Dr. Gary Gilliland, a renowned physician-scientist, is an expert in cancer genetics and precision medicine. He has devoted his life to finding better treatments and cures.
“We’ve made enormous progress in treating cancer patients and improving their quality of life, but our goal is to cure cancer,” he said. “For the first time, for me at least, I can see it coming across a broad spectrum of human cancers. The place where that will happen — the leading edge for that — is Fred Hutch.”
Gilliland, who led Fred Hutch from 2015 to early 2020, sought to reinforce the center’s longstanding commitment to scientific excellence. Under his leadership, Fred Hutch grew and diversified its faculty, increased its already-strong federal grant funding and quadrupled the endowment. Gilliland also focused on forging connections between researchers in different disciplines. Among his major initiatives was the creation of the Hutch’s Integrated Research Centers, or IRCs, which promote collaboration among researchers across campus and throughout the Fred Hutch/University of Washington Cancer Consortium on high-impact, innovative projects.
He holds both a Ph.D. in microbiology and a medical doctorate and spent 20 years at Harvard Medical School, where he was professor of medicine as well as professor of stem cell and regenerative biology at Harvard University. He was also a Howard Hughes Medical Institute investigator and the director of the leukemia program at the Dana-Farber/Harvard Cancer Center. He has earned numerous honors for his work, including election to the National Academy of Medicine.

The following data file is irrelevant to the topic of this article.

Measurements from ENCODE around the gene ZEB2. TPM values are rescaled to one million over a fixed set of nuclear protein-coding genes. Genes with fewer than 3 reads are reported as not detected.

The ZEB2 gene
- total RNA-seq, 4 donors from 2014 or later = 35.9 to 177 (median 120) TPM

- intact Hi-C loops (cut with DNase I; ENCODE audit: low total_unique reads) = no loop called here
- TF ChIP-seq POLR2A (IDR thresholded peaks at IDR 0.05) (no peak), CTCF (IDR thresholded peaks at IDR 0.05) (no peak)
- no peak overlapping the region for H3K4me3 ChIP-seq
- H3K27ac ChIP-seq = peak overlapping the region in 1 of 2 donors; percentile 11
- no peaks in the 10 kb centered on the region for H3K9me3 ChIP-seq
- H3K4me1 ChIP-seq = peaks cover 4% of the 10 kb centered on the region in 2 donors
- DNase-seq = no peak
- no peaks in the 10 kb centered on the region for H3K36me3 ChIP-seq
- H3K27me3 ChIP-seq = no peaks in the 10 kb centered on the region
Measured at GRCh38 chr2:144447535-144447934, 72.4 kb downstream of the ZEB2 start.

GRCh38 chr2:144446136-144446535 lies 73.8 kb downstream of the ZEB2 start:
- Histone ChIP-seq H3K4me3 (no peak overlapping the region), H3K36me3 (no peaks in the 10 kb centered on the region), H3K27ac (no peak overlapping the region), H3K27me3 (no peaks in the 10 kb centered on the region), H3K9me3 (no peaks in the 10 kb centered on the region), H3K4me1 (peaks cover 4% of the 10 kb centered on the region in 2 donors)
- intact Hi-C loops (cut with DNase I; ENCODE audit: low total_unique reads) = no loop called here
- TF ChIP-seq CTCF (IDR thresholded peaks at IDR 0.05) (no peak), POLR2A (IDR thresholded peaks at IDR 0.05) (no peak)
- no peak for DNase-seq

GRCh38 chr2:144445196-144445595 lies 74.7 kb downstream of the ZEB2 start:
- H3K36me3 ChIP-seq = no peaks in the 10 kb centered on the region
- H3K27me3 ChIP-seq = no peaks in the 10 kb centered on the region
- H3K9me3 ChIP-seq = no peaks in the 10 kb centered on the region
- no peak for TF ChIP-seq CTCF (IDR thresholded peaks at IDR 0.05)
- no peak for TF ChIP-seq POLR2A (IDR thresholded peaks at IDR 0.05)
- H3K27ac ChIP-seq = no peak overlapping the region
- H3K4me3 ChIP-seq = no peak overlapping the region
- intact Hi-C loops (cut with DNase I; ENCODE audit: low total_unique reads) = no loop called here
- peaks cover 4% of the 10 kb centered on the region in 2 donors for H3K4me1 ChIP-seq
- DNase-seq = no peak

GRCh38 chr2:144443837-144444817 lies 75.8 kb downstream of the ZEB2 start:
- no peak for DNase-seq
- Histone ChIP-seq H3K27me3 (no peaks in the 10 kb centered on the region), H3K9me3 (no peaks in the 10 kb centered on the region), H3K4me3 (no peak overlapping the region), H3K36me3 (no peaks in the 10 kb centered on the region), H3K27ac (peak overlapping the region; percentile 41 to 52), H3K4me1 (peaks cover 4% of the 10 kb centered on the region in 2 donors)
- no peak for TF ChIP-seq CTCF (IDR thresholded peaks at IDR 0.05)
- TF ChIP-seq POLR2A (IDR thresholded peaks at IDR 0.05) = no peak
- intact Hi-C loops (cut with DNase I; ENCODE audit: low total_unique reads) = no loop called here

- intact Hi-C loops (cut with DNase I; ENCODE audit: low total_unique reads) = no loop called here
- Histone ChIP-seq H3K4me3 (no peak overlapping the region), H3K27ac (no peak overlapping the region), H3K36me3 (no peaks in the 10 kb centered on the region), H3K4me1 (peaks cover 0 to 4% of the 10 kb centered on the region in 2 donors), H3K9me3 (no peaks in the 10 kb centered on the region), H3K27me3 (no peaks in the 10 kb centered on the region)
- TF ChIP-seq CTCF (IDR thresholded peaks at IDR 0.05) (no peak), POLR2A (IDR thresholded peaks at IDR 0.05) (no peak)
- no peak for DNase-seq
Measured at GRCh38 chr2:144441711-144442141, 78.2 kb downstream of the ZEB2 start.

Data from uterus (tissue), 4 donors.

The bulk of his initial work at Harvard focused on the genetic basis of blood cancers.
“This decade will be pivotal in the development of new, curative therapies. The metrics are looking good.”
In 2009, Gilliland left Harvard to go to Merck Research Laboratories to learn how, in his words, “to take a good idea and turn it into a cancer treatment.”
As Merck’s senior vice president and global oncology franchise head, he oversaw preclinical and clinical oncology development, as well as clinical oncology licensing. During his four-year tenure, he and the Merck team brought an immunotherapy cancer drug called pembrolizumab (Keytruda) to market in record time, from the first human trials in 2011 to approval in 2014 by the Food and Drug Administration.
In 2013, Gilliland returned to academia when he became the vice dean and vice president of precision medicine at Perelman School of Medicine at the University of Pennsylvania. There, he worked to bring together research and clinical care initiatives across disciplines to create a model for delivering personalized medicine to patients with a range of diseases.
He took the helm as Fred Hutch’s leader in January 2015 and stepped into the role of president and director emeritus at the end of January 2020.
In his announcement to the Hutch community about his plan to step down, Gilliland wrote that he was “proud of what we’ve accomplished together.”
But, he added, “I say ‘we’ because, ultimately, this organization’s success isn’t measured by the work of any one person. It is the result of the commitment and dedication of everyone here.”
“This decade will be pivotal in the development of new, curative therapies. The metrics are looking good,” he wrote as he looked back on his career and at the future of Fred Hutch.